Uni-lateral Training: Fact and Fiction
The best thing about the fitness and strength industry is that you can always rely on it for some really good laughs. The fact that unilateral exercises have sparked such heated debate is amusing, and as always, the answer lies somewhere in the middle.
First, let’s examine the pro-unilateral crowd: these people generally believe that one-legged squats are safer than regular squats due to the lighter load on the back; or, because they work each leg independently, you can get a much more even effect on both legs; or, that they have a bigger carryover to sporting movements. There are other arguments I’m sure but these are the ones I hear all the time.
Here’s the thing – anyone who’s lifted any weight in their lives realizes that doing a one-legged movement with 50% of their squat training load is not the same thing – your other leg does come into play and as the weights get heavier, even more so. So a 200 lb. one-legged squat doesn’t really equal a 400 lb. squat.
And even if the load on the back is less, is blindly reaching a leg back (searching for the elevated platform) while standing on one leg really any safer than squatting with two legs firmly planted on the ground? Whether these one-legged movements carry over to sporting events all depends on whom you read, but people really, really need to realize that weight room work for sports is nothing more than GPP. The sport specific term – and crowd – has overplayed and overstayed its welcome.
Some movements lend themselves better than others, but to throw away stalwart movements like squats and deadlifts is nothing more than a publicity stunt. Sure, if the athlete has massive limitations and one-legged movements are ALL he can do, then I’m all for it, but I’ll be damned if I teach a young athlete or an uncoordinated lifter how to perform a movement on ONE leg, rather than two.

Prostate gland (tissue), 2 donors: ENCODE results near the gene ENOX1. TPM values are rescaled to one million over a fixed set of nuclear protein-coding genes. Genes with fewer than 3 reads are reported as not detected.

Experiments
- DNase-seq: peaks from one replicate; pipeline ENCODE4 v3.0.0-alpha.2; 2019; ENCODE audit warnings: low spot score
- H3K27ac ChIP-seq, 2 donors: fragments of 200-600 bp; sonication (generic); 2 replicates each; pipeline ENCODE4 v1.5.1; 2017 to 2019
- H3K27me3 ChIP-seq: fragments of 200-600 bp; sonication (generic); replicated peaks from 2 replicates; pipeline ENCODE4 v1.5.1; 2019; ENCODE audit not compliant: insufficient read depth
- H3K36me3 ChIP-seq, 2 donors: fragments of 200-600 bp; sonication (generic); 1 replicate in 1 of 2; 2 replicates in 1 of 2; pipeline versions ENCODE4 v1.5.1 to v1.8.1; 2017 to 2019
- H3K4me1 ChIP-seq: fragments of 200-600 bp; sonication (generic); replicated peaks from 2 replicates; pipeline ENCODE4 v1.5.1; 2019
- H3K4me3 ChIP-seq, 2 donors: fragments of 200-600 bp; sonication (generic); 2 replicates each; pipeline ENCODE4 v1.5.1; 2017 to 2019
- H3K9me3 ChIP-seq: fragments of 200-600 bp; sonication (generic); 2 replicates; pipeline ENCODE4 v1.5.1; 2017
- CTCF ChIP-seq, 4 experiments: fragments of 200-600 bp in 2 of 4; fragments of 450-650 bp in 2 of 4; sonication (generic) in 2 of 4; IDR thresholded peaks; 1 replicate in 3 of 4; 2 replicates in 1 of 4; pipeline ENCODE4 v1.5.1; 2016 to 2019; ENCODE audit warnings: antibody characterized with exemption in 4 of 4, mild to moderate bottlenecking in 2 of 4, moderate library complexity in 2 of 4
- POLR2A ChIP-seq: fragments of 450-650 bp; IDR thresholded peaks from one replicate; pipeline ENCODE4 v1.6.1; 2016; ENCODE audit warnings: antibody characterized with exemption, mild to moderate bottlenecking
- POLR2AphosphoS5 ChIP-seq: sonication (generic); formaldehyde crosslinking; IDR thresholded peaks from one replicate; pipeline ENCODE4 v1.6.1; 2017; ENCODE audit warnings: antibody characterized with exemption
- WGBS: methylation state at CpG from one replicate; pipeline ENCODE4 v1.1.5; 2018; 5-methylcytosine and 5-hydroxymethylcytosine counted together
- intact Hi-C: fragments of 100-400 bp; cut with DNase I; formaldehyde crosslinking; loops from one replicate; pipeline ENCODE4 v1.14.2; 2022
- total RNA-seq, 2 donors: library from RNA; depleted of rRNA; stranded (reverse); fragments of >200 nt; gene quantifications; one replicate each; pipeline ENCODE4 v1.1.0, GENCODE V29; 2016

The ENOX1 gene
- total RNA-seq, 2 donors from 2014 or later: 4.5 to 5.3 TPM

Now to those that disregard all one-legged movements; again a knee-jerk reaction to the other side of the spectrum. These lifts do have a place – not necessarily in replacement of bigger lifts – but when done correctly and with a full range of movement, they offer a lot of benefits, namely flexibility in the hips.
For many, a one-legged squat or lunge offers a tremendous weighted stretch to the hip flexors, something that’s much needed in athletes. In conjunction with a solid squat program, you now have the best of both worlds. Whatever you choose to believe, just understand that the industry is full of people who want to ruffle some feathers and get people talking about them – any publicity is good publicity. Taking a ridiculous stand against something that is easily dissectible with common sense will only work against you. – Jim Wendler
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